Report shows shift in medical device funding strategies

October 2nd, 2012

The methods of raising funding for developing medical and scientific technology have changed significantly due to the recession, according to a new report by Ernst & Young.

The report indicates that companies are reevaluating their financial structures and operations because venture capitalists – which have long been a crucial source of financing for medical technology firms – are growing increasingly tentative about the sector.

The head of Ernst & Young’s global life sciences practice, Glen Giovannetti, said that young companies are struggling to obtain financing, hindering the emerging companies and forcing the development of new financing and sales structures.

“Young companies are really struggling to get financial deals,” Giovannetti said. “There is less dry powder ready to be deployed in the coming years than in the last cycle.”

European and US medical technology firms saw $4.34 billion invested in them by venture capitalists in the 12 months to June 2012, which is up from the $4.03 billion of the year to June 2011, but far below the $5.40 billion peak seen in 2006-07.

Giovannetti said that companies are now having to prove that their work could improve health outcomes and reduce payer costs in order to obtain funding. He explained, “The net effect is there is a higher bar being placed on the kinds of deals to back with an investment.”

New laser microscope could revolutionise cancer diagnosis

September 28th, 2012

A new kind of microscope with the potential to cut cancer diagnosis times could go into commercial production.

The US National Science Foundation (NSF) has awarded Daylight Solutions, which pioneered the quantum cascade laser (QCL), $420,000 to investigate how the new laser could be commercialised. Experts say that the device could mean cancer diagnosis results may be available in minutes rather than days.

The latest funding is the second phase in the research programme. The first phase has been completed and, according to, its aim was to “demonstrate that broadly tunable infrared microscope based on QCL sources and microbolometer detectors was feasible”.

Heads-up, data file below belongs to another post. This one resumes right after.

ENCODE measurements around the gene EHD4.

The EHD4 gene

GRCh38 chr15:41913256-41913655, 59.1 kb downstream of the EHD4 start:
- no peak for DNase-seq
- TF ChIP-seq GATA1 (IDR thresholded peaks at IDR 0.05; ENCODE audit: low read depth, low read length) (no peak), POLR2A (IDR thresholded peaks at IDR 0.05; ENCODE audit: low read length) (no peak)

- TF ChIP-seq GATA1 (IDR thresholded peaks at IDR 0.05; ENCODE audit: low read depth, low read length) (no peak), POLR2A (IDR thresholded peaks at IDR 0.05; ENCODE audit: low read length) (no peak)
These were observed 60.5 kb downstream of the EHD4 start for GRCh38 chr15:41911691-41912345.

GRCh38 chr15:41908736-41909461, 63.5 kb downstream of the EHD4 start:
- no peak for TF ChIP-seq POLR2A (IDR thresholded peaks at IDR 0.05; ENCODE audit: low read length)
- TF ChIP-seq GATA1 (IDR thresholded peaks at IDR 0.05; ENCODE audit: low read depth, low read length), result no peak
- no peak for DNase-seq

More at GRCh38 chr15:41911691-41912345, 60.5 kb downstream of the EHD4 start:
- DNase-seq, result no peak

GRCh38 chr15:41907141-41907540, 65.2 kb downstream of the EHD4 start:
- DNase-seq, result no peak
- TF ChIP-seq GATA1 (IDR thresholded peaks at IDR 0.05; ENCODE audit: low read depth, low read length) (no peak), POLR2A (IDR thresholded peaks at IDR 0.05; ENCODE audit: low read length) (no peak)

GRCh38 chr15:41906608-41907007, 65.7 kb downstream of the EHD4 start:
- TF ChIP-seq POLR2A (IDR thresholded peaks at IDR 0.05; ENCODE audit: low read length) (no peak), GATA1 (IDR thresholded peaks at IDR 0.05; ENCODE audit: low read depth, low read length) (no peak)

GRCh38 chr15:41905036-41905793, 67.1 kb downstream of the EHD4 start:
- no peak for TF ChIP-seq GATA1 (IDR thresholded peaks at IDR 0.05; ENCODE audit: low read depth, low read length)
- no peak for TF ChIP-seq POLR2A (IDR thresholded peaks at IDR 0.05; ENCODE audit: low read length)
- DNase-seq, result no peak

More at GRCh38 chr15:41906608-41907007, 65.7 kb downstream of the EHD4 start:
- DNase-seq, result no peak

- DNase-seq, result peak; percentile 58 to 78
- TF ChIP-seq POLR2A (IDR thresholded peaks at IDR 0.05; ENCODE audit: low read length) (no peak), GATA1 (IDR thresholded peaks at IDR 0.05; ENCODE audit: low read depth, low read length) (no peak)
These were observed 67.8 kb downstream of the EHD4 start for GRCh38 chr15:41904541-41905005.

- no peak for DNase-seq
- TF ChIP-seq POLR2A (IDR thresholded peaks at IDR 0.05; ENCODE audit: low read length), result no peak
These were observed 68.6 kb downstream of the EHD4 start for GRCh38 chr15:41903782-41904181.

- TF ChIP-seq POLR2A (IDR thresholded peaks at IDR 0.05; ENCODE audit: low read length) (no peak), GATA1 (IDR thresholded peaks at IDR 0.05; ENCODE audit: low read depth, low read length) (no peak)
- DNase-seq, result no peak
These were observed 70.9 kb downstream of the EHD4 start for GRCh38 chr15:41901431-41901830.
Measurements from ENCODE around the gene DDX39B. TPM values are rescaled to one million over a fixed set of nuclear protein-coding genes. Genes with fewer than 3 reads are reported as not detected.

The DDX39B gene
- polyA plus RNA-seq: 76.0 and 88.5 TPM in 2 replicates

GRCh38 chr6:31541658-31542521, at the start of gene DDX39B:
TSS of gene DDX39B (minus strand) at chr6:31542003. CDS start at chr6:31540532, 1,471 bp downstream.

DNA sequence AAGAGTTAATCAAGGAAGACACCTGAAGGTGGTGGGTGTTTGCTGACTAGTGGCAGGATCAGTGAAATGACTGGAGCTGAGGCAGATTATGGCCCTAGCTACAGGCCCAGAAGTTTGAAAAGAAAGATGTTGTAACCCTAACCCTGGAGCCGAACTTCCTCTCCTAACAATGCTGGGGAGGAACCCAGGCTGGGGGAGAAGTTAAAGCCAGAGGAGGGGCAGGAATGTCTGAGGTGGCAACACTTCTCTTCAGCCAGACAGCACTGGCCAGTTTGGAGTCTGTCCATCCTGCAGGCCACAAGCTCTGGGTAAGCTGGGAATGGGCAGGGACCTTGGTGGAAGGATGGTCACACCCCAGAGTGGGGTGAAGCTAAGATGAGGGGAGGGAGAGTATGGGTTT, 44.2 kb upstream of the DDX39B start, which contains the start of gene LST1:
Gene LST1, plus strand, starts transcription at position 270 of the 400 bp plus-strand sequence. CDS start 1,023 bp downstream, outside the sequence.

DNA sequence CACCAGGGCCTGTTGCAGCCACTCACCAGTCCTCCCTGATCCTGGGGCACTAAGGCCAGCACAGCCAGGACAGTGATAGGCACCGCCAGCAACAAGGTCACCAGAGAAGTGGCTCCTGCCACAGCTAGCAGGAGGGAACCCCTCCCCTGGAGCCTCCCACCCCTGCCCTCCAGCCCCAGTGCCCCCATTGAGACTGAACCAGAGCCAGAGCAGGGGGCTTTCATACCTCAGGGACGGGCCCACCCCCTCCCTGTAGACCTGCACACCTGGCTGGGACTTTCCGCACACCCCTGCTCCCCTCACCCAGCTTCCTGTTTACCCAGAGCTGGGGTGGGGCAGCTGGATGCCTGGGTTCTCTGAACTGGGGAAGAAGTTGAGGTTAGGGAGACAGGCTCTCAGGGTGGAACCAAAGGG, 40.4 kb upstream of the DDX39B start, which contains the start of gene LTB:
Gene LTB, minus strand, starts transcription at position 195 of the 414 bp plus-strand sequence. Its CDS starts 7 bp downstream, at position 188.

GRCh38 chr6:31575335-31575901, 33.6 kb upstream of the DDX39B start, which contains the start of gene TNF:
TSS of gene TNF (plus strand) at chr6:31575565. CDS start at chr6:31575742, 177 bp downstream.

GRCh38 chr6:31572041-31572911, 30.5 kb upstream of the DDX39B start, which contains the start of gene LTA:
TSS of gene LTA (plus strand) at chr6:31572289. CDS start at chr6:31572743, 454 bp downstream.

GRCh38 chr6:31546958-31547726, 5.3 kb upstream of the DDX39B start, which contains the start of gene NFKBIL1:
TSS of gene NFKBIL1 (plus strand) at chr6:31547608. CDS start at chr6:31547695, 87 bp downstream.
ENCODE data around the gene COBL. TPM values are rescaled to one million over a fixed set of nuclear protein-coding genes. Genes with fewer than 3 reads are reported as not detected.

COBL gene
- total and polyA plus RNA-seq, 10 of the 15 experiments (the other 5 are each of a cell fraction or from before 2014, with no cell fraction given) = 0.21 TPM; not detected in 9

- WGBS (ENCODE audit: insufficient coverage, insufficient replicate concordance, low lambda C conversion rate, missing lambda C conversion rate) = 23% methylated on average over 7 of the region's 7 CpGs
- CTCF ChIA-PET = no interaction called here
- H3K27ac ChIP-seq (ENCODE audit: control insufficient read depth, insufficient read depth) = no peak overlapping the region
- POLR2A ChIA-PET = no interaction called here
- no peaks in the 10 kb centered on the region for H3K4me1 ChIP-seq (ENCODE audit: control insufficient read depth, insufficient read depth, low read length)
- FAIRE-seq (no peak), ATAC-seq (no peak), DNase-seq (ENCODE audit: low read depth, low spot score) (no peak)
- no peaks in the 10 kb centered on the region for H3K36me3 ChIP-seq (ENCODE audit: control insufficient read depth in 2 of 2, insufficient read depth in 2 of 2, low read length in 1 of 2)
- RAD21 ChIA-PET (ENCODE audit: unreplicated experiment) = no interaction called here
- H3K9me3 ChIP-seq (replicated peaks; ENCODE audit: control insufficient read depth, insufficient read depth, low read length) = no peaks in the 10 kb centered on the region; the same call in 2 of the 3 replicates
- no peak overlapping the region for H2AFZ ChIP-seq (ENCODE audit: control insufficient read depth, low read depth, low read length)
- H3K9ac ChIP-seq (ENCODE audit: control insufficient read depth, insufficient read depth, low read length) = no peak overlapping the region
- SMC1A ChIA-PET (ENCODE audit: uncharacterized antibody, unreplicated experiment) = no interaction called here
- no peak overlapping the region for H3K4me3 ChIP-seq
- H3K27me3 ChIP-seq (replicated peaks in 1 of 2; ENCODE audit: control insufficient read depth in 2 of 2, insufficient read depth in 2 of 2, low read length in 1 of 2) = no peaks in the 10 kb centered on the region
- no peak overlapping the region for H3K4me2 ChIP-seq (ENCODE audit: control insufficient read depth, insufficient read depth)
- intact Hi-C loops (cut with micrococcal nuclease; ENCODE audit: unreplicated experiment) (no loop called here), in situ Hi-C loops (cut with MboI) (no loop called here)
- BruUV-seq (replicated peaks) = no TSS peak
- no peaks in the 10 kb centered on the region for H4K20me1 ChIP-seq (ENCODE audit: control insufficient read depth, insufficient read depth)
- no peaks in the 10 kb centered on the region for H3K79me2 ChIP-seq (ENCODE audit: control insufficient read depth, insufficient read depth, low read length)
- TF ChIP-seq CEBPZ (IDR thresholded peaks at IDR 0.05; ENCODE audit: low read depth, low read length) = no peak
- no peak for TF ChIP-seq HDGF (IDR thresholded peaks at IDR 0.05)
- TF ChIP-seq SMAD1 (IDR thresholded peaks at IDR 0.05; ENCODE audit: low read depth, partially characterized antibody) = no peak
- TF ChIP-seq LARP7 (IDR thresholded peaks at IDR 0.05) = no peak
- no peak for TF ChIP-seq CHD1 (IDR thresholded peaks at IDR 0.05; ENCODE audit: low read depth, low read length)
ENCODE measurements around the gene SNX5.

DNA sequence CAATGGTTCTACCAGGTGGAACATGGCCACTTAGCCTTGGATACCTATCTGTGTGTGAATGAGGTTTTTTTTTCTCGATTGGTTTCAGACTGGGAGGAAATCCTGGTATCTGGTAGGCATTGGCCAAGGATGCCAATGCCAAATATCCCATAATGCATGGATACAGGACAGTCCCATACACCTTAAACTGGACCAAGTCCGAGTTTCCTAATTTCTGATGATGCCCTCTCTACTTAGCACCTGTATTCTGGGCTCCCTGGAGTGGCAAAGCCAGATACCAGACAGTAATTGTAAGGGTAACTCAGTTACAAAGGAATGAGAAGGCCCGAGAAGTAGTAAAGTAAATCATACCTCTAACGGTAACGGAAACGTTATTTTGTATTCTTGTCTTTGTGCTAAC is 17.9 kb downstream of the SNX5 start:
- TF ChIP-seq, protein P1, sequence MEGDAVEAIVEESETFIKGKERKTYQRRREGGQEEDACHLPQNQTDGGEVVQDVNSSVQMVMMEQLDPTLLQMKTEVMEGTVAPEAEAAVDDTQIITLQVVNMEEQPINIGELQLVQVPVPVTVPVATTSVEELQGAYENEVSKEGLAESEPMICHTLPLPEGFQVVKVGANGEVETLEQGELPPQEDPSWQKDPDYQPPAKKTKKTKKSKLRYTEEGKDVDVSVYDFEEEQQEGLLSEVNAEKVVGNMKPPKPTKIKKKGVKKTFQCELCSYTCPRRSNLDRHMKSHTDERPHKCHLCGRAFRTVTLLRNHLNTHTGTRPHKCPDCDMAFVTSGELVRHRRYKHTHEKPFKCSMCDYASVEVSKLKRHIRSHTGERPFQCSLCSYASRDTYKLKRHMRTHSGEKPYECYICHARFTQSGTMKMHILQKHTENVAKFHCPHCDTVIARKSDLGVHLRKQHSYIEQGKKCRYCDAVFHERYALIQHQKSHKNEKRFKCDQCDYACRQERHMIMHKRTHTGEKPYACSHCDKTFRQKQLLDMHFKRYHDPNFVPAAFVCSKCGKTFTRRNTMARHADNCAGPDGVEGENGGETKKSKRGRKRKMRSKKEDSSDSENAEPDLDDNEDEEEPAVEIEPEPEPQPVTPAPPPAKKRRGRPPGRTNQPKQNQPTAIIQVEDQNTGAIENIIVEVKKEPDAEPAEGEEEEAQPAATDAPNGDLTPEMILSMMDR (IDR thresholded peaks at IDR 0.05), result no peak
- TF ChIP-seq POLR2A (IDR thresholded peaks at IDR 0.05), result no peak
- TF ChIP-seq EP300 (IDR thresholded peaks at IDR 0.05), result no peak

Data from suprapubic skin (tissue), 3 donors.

Daylight Solutions will develop a commercial prototype over the next two years, in preparation for a production scale-up. The NSF has described the device as a potential ‘game changer’.

An NSF abstract states, “The QCL microscope to be built in Phase II will revolutionise infrared microscopy instrumentation.”

It adds, “Based on demonstrated performance of components in Phase I, it is estimated that the time to screen a tissue array for signs of cancer will be reduced from six days with a FTIR microscope to just three minutes with a QCL microscope.”

New app aims to make medical sales jobs easier

September 25th, 2012

Those working in the medical sales industry could find that a new app helps to make their job that bit easier.

The 3D Techniq, which has been developed by EnHatch, part of health care accelerator BluePrint Health, promises to aid medical sales reps during client pitches.

The app uses 3D simulation to allow the medical sales professional to demonstrate exactly how a medical device works during surgery. It provides easy to follow, extremely detailed, step-by-step 3D video footage, and can be quickly downloaded by the medical professional.

The app also enables surgeons and other medical professionals to interact with each other and the sales rep.